By Nina Berglund
“...There is no question about Breivik’s guilt. Not only has he admitted to the attacks, he’s said he would strike again if given a chance. Why give him such a platform to describe what he did in all its chilling detail, and spread the right-wing extremist ideology that he claims motivated his attacks?
Because Norwegian authorities are bound and determined to accord Breivik the same local brand of justice as any other criminal defendant in the country. The trial itself seems to be both an expression of Norwegian civility and a form of national catharsis, however painful that might be.
The trial has received widespread international coverage and judging from online comments on the case, many persons outside Norway are surprised, even disgusted, that Breivik has been treated with such civility and respect in the courtroom. Some were shocked that all members of the prosecution, and not least the court-appointed psychiatrists who must evaluate Breivik’s mental state, shook hands with Breivik on the trial’s opening day.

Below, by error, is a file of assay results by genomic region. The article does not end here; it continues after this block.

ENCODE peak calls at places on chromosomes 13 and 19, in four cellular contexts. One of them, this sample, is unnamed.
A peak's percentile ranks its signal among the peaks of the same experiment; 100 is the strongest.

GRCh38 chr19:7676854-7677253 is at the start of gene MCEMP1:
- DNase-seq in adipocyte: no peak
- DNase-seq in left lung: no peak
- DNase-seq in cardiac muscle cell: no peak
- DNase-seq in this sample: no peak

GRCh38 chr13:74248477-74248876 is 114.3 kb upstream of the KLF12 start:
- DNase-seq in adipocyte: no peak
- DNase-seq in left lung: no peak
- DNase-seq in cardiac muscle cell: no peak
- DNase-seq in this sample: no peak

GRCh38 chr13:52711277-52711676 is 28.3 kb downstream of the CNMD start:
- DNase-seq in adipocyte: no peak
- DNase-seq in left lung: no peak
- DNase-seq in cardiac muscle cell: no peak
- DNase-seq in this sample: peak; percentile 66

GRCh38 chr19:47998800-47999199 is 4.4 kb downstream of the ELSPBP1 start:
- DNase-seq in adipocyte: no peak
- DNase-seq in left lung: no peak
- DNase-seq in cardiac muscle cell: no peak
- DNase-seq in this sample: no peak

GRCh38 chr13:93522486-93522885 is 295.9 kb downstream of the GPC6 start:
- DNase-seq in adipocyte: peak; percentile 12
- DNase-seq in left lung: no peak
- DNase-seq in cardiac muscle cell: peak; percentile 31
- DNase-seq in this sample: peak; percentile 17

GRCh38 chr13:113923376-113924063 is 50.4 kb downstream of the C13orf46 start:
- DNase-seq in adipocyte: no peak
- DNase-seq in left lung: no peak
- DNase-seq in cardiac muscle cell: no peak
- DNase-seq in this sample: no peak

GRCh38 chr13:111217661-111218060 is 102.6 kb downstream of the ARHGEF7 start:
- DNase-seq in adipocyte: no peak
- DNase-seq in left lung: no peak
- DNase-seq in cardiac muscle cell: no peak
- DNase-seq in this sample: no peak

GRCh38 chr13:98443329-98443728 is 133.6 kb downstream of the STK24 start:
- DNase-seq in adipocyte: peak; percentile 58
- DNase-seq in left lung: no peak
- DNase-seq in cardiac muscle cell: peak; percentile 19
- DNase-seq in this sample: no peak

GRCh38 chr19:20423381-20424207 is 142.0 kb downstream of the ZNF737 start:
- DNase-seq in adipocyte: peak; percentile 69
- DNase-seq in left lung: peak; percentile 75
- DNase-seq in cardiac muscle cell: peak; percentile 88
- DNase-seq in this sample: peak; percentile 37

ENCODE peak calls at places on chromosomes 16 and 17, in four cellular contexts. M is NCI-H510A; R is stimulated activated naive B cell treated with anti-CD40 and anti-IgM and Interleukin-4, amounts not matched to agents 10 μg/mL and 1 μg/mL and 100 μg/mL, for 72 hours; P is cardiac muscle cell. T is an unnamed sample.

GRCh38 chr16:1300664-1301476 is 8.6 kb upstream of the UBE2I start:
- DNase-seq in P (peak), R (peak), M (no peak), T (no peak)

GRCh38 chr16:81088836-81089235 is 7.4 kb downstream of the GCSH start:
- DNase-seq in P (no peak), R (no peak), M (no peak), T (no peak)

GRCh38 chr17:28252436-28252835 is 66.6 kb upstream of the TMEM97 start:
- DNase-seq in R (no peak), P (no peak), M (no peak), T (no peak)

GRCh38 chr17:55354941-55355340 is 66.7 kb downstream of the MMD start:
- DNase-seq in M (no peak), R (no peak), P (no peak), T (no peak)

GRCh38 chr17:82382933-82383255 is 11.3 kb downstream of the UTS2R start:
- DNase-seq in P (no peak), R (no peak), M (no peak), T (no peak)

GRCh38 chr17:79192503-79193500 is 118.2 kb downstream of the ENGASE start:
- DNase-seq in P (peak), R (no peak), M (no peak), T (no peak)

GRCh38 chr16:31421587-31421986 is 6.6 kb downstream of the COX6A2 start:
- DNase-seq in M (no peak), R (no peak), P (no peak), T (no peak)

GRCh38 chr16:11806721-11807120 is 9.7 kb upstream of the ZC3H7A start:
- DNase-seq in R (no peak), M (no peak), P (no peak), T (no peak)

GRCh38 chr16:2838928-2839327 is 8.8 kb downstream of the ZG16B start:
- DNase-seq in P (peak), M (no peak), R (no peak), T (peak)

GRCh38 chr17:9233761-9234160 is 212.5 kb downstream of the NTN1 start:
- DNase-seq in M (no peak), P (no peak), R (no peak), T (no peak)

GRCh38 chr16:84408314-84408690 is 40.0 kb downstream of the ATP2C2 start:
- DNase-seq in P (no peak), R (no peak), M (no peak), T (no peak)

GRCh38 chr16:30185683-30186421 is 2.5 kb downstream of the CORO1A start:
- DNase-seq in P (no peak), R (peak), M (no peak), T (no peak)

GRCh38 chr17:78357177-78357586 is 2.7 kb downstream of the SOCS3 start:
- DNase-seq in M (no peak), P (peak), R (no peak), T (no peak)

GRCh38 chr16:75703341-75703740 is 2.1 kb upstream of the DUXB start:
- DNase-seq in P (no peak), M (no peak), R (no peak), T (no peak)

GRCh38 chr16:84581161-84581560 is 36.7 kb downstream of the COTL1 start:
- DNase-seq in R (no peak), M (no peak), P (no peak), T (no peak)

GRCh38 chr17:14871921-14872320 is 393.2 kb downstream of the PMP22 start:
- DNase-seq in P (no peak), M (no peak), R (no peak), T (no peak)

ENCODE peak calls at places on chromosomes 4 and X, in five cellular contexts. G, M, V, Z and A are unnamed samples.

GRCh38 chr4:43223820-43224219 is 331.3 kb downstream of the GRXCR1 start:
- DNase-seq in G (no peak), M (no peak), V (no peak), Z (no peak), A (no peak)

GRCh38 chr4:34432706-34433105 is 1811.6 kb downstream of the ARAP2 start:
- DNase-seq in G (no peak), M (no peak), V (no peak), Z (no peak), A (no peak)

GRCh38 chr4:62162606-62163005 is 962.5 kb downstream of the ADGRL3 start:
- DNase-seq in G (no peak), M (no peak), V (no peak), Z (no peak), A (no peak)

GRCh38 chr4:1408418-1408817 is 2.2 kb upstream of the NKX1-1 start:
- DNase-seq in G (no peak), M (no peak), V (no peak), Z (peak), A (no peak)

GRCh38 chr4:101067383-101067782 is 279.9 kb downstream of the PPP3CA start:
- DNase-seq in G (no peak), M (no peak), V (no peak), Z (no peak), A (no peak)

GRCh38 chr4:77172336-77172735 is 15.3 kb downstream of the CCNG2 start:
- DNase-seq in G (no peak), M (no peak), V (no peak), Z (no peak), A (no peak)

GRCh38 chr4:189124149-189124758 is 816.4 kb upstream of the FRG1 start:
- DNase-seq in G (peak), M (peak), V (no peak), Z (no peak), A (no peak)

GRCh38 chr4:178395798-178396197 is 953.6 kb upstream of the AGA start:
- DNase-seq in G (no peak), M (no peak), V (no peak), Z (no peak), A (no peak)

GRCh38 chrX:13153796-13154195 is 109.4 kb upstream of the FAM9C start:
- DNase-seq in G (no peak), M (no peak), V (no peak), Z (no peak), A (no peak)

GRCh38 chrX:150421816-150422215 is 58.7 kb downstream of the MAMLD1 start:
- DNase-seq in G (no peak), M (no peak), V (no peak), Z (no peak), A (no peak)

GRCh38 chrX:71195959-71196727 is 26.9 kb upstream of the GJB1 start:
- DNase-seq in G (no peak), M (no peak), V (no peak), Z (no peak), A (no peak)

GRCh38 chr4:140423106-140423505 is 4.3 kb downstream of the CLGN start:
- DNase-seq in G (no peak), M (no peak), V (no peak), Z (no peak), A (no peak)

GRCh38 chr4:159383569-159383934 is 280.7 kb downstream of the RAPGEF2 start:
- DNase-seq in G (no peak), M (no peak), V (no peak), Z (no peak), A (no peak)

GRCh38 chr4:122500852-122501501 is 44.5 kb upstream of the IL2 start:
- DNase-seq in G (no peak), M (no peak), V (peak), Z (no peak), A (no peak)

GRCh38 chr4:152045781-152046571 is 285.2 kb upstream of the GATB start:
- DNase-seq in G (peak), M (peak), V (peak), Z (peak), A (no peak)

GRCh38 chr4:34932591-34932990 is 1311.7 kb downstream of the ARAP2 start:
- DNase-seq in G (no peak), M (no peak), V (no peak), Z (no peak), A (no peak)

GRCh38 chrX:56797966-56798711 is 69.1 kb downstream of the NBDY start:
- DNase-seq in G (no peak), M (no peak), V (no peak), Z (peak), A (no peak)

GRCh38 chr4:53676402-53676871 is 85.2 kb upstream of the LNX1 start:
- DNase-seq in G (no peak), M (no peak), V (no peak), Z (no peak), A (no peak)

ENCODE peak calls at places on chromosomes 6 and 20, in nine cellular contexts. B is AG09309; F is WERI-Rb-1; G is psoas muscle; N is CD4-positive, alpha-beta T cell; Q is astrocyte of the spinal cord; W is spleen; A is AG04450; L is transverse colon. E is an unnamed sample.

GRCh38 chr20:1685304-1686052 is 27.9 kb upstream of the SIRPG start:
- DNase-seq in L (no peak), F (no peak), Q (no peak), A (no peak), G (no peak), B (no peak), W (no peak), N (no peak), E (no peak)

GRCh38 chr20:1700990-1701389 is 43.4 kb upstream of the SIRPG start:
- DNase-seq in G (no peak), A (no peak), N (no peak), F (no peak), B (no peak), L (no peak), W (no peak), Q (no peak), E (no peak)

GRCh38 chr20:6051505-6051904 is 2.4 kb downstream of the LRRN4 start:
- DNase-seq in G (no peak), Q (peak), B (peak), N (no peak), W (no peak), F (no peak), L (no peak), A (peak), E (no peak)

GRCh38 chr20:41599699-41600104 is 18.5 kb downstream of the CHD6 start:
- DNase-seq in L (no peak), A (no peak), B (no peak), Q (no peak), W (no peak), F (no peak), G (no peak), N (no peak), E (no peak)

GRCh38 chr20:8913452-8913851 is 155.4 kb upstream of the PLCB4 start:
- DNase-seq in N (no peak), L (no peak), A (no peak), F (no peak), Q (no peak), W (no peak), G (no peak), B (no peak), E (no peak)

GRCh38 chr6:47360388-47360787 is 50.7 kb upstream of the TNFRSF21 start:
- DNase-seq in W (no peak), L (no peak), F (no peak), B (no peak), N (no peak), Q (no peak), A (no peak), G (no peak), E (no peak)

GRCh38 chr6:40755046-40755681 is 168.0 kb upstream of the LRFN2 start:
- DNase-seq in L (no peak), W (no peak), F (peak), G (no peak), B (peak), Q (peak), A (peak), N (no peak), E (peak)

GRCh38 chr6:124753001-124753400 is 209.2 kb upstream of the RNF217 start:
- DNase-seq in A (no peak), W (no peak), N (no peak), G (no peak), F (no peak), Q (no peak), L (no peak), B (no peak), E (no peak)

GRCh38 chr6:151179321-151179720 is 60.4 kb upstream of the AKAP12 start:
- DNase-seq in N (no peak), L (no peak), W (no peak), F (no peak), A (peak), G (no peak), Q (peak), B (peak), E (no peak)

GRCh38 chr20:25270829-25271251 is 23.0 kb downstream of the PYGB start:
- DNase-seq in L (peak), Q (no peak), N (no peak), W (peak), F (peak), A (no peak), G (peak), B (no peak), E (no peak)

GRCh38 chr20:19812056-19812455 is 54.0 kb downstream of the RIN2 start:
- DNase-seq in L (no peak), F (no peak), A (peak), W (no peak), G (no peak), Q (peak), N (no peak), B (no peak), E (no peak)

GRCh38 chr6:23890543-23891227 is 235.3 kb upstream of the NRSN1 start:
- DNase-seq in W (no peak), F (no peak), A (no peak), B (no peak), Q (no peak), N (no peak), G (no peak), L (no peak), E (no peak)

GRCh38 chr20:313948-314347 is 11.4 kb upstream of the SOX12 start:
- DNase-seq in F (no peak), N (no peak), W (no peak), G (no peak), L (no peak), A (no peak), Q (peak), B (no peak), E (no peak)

That’s simply the custom in Norway, along with relatively [short] prison terms and an emphasis on criminal rehabilitation, as opposed to pure punishment. That’s under some pressure now, but it’s worth noting that even during some of Breivik’s most horrific testimony about his ‘executions,’ there were no emotional outbursts among Norwegians in the courtroom.”